U of G Research Reveals Key to Successful Egg Production in Chickens

Wed, 19, July, 2023 by Food from Thought

A University of Guelph study led by Dr. Grégoy Bédécarrats, a professor in the Department of Animal Biosciences, has shed light on the factors influencing sexual maturation in chickens. The study reveals that manipulating the growth trajectory of young female chickens impacts their body composition and affects sexual development and egg production.

The findings from the Food from Thought-funded study, authored by Mohammad Bahry, a PhD student on the team, have been published in the Frontiers Journal.

The project analyzed young female chickens of two strains: Lohman LSL lite and Lohman brown lite.

“We started by raising these chicks in cages with unlimited access to food until they reached eight weeks of age. After that, we divided them into three experimental groups: one group with continued unlimited feeding (AL), another group fed to match the breeder’s target weight (T), and a third group with 20% restricted food intake below the target weight (R), ” explained Bahry.

Each group had 70 birds per strain, and throughout the study, the hens were exposed to 10 hours of light daily.

The team collected blood and tissue samples at various times to understand the effects of these different feeding regimes. They measured the concentration of a hormone called estradiol (E2) in the blood, which is related to egg production. They also weighed their organs and used a technique called Dual-energy X-ray absorptiometry (DEXA) to analyze their body composition and fat deposition.

The results showed that the R treatment, which involved restricted feeding, led to slower growth, delayed onset of egg-laying, and reduced egg production compared to the AL treatment in both strains. The R group also had lower body weight at the time of first egg-laying (FE) and smaller ovaries with fewer follicles.

The chickens’ specific strain also significantly impacted various parameters, such as body weight, ovary weight, age at first egg-laying, egg production, E2 levels, and body composition. Moreover, the DEXA analysis revealed that the AL group had more fat deposition than the R group.

“We discovered that the amount of food given to the chickens influenced their growth and body composition in a strain-specific manner, which affected the age at which they reached sexual maturity and started laying eggs,” said Bahry.

Interestingly, the team also observed that a body fat threshold between 10% to 15% seemed to be necessary for spontaneous sexual maturation in laying hens.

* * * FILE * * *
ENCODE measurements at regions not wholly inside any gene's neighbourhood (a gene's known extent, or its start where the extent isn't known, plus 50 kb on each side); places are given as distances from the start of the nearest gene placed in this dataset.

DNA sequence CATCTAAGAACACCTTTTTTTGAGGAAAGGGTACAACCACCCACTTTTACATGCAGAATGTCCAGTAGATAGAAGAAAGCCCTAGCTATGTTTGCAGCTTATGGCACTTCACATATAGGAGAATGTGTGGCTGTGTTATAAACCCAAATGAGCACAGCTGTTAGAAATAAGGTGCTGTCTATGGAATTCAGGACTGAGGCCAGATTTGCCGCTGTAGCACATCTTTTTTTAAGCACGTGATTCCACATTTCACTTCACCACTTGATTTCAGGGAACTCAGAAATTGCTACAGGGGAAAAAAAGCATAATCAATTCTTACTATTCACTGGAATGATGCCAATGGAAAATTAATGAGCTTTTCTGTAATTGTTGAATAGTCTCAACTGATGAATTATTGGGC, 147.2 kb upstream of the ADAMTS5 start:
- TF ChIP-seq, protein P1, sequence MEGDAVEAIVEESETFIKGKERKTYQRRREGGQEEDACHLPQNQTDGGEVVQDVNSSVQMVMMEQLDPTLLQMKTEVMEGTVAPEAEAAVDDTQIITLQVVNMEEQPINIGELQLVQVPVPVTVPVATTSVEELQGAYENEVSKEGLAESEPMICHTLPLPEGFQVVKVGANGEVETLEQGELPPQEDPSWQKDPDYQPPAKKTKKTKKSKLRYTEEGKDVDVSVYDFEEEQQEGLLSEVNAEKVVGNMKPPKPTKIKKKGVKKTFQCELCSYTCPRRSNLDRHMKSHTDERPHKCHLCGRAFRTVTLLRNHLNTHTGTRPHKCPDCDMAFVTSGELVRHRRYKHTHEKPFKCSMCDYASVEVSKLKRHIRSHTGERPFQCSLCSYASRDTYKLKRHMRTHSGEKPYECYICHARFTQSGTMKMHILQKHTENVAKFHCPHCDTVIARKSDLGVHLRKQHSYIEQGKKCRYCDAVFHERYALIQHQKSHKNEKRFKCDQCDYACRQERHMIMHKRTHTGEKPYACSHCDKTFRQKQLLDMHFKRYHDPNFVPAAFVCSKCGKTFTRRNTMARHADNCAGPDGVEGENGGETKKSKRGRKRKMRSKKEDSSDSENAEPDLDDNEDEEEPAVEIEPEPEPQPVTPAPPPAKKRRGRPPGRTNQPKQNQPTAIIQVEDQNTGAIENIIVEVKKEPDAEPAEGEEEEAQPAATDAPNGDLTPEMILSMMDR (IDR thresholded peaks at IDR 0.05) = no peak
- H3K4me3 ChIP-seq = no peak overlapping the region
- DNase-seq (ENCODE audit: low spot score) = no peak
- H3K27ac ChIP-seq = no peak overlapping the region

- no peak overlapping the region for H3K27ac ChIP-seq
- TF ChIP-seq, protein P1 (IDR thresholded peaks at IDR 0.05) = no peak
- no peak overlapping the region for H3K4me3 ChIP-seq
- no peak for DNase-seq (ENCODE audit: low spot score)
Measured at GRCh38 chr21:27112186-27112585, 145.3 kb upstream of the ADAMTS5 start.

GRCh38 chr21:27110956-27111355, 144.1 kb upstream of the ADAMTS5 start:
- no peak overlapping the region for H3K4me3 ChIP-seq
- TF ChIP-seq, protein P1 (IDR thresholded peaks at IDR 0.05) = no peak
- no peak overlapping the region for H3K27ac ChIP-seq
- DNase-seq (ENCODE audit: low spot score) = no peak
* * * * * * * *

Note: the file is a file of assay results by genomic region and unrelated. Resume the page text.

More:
“These findings are particularly significant because they suggest that the traditional factors of age and environmental lighting, previously considered crucial for sexual development, may not be the sole determinants,” said Dr. Bédécarrats.

Instead, he says managing the body growth of layer pullets seems to be the key to ensuring successful egg production and promoting the health and welfare of the animals.

“The implications of this research go beyond theoretical understanding as the poultry industry has been transitioning to cage-free housing systems. These alternative housing systems can alter the chickens’ energy requirements and body composition, making it even more essential to understand and manage their growth effectively,” he explains.

The research team is making significant strides in unravelling the complex mechanisms governing sexual maturation in chickens. Their recent findings emphasize the importance of body composition and its management in young female chickens for successful egg production.

This research advances the understanding of avian reproductive biology and holds practical implications for the poultry industry, especially as it adapts to new housing systems. By identifying the critical factors that trigger sexual maturation, this research has the potential to contribute to sustainable and efficient egg production practices.

This research is funded in part by the Ontario Agri-Food Innovation Alliance, a collaboration between the Government of Ontario, the Agricultural Research Institute of Ontario, and the University of Guelph. Research took place at the Arkell Poultry Research Centre, which is owned by the Agricultural Research Institute of Ontario and managed by U of G through the Ontario Agri-Food Innovation Alliance.